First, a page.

County May Fund Suburban Affordable Housing
Housing division proposal would invest $15 million in federal ARPA funds.
James Mathy, director of the county’s Housing Division, said these funds would primarily be used to leverage additional investment in affordable housing projects. He estimated that a $15 million investment by the county could yield more than $100 million in additional funds for affordable housing.
The focus of the funding would be to increase the supply of affordable housing in Milwaukee suburbs, as the City of Milwaukee received its own $394 million ARPA allocation and plans to put some of that money into affordable housing. But as Matty noted, “We will not exclude projects in the city of Milwaukee, especially ones that do have a tie to different county departments,”
Mathy said the Housing Division has been discussing mixed-use projects that would see affordable housing developed with senior or community centers.
“Being able to focus on our suburban communities expands our footprint of affordable housing,” Mathy said. “There is very little affordable housing in our suburban municipalities.”
Mathy said the county has already found “very solid projects” in five suburban municipalities. The focus for the division is primarily on multi-family developments, he told the task force.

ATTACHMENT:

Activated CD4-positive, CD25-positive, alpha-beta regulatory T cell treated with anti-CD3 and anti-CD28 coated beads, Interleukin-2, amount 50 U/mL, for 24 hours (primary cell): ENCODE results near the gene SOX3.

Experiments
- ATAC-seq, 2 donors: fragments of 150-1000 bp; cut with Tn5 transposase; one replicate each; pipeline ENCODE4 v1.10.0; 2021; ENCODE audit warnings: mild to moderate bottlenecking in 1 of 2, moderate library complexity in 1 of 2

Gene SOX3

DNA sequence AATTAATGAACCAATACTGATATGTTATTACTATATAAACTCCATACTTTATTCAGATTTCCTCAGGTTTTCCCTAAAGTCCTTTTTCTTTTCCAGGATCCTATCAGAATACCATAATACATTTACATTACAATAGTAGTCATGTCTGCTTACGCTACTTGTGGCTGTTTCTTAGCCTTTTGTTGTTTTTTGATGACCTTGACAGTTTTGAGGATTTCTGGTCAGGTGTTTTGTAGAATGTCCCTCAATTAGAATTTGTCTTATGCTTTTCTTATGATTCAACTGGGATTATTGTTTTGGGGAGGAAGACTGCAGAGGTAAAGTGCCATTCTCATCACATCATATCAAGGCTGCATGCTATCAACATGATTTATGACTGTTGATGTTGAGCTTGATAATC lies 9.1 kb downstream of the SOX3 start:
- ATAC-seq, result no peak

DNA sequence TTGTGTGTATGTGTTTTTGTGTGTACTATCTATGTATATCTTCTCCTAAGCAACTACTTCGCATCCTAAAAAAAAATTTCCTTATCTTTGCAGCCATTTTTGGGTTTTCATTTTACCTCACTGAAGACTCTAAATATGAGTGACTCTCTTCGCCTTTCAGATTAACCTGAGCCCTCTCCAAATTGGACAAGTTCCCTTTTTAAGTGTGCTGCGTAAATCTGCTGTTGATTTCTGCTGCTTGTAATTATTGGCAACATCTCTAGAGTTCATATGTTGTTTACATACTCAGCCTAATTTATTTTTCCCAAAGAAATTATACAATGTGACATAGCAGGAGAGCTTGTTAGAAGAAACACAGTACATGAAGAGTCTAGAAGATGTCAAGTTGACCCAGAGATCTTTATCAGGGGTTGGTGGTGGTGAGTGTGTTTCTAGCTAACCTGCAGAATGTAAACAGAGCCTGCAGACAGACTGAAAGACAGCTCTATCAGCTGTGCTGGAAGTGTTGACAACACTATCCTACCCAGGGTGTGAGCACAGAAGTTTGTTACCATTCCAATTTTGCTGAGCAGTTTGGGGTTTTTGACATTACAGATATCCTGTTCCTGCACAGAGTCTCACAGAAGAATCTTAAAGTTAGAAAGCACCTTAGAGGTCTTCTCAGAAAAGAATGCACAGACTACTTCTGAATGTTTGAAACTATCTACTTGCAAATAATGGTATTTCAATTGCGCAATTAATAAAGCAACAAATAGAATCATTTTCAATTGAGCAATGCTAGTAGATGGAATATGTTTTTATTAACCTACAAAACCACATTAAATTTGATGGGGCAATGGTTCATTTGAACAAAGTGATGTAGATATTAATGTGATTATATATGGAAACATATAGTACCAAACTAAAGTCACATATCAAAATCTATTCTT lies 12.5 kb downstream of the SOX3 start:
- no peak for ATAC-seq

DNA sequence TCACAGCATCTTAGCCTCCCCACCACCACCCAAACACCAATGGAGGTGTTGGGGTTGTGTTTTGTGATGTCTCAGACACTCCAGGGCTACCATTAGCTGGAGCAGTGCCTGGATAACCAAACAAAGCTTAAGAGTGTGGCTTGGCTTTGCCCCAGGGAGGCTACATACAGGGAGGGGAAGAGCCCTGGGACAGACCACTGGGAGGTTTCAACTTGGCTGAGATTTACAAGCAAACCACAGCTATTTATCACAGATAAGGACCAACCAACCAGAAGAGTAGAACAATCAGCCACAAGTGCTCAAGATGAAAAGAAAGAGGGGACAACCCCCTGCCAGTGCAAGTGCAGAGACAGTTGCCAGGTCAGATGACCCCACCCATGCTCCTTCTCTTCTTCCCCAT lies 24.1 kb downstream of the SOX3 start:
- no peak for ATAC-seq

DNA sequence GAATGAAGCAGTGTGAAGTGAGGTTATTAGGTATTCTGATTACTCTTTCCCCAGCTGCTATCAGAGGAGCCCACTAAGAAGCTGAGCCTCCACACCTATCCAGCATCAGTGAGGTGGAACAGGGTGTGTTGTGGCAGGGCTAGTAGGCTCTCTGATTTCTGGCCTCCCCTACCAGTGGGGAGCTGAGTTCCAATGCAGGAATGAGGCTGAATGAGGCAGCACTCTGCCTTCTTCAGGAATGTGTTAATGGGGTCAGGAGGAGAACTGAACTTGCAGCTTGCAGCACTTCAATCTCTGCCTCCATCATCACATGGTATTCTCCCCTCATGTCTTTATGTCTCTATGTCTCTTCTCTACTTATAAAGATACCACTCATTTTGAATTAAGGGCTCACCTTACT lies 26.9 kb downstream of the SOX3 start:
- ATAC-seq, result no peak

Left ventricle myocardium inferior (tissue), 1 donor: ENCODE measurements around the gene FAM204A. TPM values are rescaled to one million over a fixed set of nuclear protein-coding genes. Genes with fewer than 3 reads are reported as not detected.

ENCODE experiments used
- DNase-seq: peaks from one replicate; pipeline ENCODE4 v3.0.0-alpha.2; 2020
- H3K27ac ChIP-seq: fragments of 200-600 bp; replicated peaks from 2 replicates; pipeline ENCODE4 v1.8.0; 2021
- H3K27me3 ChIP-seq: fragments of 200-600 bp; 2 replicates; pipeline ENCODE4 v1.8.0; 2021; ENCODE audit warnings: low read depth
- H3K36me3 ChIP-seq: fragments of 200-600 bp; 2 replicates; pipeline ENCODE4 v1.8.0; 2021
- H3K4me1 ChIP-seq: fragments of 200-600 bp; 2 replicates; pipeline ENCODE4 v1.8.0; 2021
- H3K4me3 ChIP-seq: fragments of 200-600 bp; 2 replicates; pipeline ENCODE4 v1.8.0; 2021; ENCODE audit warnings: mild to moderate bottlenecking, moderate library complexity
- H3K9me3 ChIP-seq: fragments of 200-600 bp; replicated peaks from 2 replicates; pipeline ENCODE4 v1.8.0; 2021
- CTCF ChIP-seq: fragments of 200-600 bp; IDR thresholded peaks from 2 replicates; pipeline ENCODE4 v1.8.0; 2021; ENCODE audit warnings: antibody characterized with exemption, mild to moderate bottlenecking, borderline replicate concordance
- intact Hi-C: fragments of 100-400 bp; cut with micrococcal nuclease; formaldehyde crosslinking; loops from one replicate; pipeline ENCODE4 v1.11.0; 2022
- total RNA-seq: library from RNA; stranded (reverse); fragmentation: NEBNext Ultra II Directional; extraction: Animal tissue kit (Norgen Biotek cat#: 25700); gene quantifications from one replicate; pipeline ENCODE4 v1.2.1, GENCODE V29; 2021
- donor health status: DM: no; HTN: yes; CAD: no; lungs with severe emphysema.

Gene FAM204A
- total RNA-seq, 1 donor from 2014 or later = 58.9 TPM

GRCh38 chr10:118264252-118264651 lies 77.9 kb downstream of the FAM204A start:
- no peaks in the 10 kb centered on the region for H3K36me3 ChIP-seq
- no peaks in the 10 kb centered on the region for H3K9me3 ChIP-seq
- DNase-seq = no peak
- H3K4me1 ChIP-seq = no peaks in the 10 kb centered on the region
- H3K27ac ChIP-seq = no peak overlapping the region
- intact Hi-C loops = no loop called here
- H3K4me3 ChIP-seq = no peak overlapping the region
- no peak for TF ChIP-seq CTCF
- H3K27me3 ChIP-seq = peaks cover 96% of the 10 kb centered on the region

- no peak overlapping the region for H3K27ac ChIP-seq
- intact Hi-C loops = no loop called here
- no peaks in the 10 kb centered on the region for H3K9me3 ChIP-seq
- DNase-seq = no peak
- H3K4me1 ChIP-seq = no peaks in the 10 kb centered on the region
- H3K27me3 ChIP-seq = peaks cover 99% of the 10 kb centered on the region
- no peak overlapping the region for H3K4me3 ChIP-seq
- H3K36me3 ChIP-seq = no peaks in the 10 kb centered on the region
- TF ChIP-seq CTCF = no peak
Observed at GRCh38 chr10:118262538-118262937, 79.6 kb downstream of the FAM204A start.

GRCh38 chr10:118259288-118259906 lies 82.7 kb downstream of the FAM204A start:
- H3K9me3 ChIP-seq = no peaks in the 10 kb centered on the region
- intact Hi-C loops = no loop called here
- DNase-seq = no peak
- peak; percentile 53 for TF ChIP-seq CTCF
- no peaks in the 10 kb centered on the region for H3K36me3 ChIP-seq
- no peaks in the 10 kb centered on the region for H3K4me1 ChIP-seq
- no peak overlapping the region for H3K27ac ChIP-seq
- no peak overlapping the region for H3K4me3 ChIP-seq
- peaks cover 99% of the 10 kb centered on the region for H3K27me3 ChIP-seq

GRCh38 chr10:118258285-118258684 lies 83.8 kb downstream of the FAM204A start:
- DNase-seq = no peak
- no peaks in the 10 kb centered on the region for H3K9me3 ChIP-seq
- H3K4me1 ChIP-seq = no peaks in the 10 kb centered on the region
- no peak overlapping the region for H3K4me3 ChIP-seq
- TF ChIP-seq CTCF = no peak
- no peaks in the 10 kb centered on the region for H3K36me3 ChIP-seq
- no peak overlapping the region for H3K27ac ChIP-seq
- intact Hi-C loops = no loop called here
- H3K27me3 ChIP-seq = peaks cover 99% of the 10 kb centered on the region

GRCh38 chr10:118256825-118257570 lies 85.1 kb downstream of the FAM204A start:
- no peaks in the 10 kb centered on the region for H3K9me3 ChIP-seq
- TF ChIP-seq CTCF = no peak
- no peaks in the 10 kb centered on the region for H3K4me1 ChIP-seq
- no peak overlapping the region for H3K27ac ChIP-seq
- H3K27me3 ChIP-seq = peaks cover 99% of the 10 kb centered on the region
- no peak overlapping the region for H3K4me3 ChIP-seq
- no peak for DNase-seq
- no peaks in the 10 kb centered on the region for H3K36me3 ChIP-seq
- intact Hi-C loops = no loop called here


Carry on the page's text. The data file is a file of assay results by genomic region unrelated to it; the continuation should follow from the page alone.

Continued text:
Of the projects the county has already identified, Mathy said, “We’ll see if those move all the way forward.”
The plan is to provide gap financing for affordable housing projects that have already identified other sources of financing, like Low Income Housing Tax Credits. The county will also look at investing in market rate projects to stake out some of the units for affordable housing.
“We do have a project right now that was going to be 100% market rate, and we’ll look at that development and try to figure out, if we subsidize that development at $1 million, how many affordable units that gets us,” Mathy said.
The county has a “rolling request for proposal” from real estate developers and will prioritize proposals from developers of color, according to a project description report that went before the task force.
Increasing affordable housing in suburban communities aligns with the county’s mission to reduce barriers to racial equity, according to the report.
“Due to a legacy of broad discrimination in the housing sector, not all Americans enjoy the same opportunities when seeking affordable housing,” the report states. “A lack of affordable housing in Milwaukee’s suburban communities has exacerbated segregation and because of historical policies and practices, white families typically have much higher net wealth and incomes than families of color, which creates large differences in purchasing power.”
The Housing Division also requested $3 million to fund rehabilitation of foreclosed homes that come under county ownership through tax delinquency. The homes would be renovated and first-time homebuyers would be prioritized
Mathy told the task force that families facing foreclosure would receive a housing subsidy and assistance finding affordable housing. He said the plan would also work with the county’s Opportunity Knocks Program to give people incarcerated at the House of Correction job training at the work sites.
This was also recommended for approval along with the affordable housing funds.
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